Someone opened fire on a station wagon in an Annapolis town house development early yesterday morning, critically wounding two women with a single bullet as they sat in the vehicle, police said.
Shortly afterward, David Allen Sumrall, 21, a capenter described as distraught since his separation from his wife last month, surrendered peacefully to police and was charged with two counts of assault with intent to murder.
The 1:30 a.m. incident brought screams of panic at Heritage Court, a town house community located about a mile southwest of the city's historic downtown district. Police yesterday gave no motive for the bizarre shooting, and a friend said Sumrall apparently knew neither of the shooting victims personally.
According to police reports and other accounts, a large-caliber bullet smashed through the rear window of the station wagon in a parking area near Sumrall's house and struck Nancy Walton, 25, a resident of the development, in the back, and Wanda Melton, 28, a visitor from Pensacola, Fla., in the shoulder.
Walton was listed in critical condition yesterday at Anne Arundel General Hospital after emergency surgery. A state police helicopter flew Melton to the University of Maryland shock trauma unit in Baltimore, where she was said to be in critical but stable condition.
Police answering calls of alarm secured the area and ordered everyone in a house identified by neighbors as the source of the gunfire to come out. A lone man identified as Sumrall walked out unarmed with his hands over his head and was arrested.
Annapolis police, acting on a tip that the house might contain booby traps, explosives and another suspect, called in a Maryland state police team that specializes in hostage seizures and tactical asault. The team tried unsuccessfully for several hours to contact anyone still in the house, then entered it and found no one there and no traps or explosives.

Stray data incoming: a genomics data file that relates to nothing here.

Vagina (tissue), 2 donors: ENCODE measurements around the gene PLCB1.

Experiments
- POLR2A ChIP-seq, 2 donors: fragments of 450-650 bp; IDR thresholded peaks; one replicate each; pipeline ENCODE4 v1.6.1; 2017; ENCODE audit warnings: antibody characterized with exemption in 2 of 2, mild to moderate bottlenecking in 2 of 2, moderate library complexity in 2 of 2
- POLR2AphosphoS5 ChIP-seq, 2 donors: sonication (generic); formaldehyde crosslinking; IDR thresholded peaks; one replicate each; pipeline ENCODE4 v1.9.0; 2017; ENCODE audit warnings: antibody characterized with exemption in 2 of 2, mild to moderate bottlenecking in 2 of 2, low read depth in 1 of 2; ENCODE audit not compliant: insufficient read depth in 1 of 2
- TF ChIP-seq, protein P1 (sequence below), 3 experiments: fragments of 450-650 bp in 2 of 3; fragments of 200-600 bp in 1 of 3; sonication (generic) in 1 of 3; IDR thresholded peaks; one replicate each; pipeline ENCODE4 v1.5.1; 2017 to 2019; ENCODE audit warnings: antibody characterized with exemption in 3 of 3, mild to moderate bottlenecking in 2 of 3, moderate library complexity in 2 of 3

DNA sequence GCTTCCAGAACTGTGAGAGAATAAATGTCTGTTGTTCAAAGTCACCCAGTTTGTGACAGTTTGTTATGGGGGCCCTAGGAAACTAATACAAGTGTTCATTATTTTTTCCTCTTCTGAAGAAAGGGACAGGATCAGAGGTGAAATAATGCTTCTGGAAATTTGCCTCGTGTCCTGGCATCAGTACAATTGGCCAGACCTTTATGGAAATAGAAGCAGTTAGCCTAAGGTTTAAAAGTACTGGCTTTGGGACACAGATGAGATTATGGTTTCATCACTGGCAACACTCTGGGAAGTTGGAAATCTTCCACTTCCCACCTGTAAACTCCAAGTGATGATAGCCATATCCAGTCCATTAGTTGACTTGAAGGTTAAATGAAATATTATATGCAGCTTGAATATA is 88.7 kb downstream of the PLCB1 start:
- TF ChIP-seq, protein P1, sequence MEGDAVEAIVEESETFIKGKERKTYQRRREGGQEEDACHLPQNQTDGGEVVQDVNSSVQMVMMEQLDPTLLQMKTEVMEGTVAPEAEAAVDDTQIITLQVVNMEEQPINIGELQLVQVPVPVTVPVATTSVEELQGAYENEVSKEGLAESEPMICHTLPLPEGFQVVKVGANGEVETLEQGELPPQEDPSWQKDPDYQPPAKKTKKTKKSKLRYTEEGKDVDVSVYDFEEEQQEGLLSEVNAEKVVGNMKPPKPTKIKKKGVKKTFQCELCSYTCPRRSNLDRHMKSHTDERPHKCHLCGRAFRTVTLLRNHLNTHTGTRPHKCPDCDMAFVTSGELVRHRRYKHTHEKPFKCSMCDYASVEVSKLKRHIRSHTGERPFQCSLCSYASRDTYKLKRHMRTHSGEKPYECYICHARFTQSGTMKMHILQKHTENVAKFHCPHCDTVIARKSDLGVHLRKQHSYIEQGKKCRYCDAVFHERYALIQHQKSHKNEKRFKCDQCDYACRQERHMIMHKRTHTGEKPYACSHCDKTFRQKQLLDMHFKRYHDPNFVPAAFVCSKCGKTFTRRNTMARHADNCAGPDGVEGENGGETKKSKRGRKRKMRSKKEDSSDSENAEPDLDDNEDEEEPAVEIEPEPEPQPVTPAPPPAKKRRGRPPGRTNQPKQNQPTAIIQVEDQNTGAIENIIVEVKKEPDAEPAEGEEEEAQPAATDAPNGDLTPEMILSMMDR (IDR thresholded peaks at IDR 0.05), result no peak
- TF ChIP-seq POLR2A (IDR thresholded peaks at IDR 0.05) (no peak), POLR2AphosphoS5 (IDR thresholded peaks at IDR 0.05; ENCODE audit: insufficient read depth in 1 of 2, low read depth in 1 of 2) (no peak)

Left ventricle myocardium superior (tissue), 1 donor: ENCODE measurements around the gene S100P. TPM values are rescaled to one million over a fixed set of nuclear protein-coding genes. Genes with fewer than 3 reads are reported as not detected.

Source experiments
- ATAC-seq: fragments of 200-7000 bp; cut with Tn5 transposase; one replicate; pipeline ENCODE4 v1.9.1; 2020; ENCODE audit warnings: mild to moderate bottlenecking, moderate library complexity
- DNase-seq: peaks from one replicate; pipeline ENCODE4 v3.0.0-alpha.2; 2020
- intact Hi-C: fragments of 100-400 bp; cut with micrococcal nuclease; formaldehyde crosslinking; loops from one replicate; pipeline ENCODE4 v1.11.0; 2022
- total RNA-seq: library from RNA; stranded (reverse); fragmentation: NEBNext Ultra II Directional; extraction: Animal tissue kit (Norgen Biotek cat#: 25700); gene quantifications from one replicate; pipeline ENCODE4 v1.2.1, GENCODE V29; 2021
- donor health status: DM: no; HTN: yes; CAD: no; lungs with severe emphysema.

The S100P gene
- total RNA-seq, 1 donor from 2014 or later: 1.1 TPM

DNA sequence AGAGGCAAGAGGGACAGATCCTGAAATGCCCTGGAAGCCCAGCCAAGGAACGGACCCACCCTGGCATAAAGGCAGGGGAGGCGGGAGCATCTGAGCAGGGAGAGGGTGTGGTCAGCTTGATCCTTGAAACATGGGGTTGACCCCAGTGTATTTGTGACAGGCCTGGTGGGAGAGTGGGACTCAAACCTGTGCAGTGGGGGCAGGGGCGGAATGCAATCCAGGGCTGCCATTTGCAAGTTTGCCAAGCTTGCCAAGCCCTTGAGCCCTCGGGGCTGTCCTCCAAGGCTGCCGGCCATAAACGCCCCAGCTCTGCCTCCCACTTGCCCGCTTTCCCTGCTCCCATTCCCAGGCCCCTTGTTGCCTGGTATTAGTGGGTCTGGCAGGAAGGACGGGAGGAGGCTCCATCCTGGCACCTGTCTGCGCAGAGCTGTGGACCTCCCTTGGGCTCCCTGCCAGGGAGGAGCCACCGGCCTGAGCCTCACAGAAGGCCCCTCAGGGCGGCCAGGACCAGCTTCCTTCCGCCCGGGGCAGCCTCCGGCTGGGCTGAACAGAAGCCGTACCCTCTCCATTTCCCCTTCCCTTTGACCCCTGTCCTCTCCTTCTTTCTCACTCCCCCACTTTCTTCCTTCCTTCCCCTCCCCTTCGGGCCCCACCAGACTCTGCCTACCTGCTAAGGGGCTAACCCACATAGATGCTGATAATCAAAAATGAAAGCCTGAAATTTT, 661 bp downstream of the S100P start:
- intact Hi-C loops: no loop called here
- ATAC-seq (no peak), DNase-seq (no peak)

Sumrall was being held yesterday without bail at Anne Arundel County Detention Center.
William Keller, 23, a cement companyemploye who rented the $350-per-month town house with Sumrall, said Sumrall had been upset over his recent separation from his wife, who had lived with him in the house until last month. The couple are engaged in a custody battle over their only child, born in December, Keller said.
Keller, who said he had left the house for the evening about six hours before the shooting incident occurred, said Sumrall did not appear unusually upset.
Sumrall was described by Keller as a man with a deep interest in firearms.He kept two long guns on a wall rack inthe house, one a functional muzzle-loading weapon from the Civil War era. He also owned a Civil War uniform and last fall participated in a reenactment of a historic battle, Keller said.
Police refused to provide information about the weapon used in the incident.
Keller yesterday described Sumrall as congenial and a good roommate. "Friends keep calling up saying they heard it on the radio and couldn't believe he'd do a thing like that," Keller said.